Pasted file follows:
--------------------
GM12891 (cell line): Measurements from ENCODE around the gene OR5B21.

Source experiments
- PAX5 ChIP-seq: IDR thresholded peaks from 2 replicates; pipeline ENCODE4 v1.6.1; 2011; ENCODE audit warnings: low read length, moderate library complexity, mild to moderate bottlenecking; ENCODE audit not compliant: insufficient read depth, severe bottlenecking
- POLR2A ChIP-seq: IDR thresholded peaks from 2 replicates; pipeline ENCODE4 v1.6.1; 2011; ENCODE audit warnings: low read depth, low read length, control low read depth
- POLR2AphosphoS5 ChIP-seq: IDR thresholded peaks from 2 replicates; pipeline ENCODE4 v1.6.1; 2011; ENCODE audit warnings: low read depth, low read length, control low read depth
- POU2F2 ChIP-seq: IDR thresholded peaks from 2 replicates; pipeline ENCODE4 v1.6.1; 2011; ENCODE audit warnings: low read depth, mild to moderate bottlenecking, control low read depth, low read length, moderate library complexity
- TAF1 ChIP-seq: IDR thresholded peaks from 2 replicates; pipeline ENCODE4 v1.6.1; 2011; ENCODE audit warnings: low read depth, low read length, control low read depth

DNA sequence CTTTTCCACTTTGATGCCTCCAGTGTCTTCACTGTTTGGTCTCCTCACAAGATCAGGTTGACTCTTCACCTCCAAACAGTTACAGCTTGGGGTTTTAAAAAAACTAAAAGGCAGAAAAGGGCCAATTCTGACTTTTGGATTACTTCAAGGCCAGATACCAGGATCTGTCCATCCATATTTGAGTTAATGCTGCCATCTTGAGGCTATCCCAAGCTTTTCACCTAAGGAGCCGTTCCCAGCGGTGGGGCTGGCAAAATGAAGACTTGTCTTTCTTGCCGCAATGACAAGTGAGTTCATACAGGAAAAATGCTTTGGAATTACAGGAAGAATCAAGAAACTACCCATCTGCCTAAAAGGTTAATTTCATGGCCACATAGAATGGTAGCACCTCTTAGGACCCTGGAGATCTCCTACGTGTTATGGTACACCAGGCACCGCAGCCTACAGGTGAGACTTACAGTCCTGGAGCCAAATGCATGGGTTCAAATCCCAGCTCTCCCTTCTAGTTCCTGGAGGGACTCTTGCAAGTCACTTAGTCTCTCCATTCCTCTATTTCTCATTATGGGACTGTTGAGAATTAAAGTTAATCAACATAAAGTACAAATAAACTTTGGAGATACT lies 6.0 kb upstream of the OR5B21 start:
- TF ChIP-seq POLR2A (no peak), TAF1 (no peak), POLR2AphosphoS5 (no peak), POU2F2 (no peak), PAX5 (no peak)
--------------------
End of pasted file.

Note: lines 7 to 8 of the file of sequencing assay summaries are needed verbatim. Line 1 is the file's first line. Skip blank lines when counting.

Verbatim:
- TAF1 ChIP-seq: IDR thresholded peaks from 2 replicates; pipeline ENCODE4 v1.6.1; 2011; ENCODE audit warnings: low read depth, low read length, control low read depth

DNA sequence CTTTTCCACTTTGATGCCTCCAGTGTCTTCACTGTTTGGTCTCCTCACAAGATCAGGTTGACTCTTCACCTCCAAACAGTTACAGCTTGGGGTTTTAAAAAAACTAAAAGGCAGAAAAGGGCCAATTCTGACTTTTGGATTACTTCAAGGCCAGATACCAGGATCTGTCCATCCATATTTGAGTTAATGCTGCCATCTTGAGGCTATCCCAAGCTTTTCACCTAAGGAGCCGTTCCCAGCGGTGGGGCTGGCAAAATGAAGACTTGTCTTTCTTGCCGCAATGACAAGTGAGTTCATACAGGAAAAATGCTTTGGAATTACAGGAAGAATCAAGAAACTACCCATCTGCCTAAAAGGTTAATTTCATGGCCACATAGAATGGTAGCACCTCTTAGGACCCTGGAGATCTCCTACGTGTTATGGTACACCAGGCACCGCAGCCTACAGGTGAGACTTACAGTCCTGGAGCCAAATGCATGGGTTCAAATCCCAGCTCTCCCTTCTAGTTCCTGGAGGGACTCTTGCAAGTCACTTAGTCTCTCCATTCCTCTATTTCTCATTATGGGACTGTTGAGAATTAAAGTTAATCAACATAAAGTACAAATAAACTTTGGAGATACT lies 6.0 kb upstream of the OR5B21 start: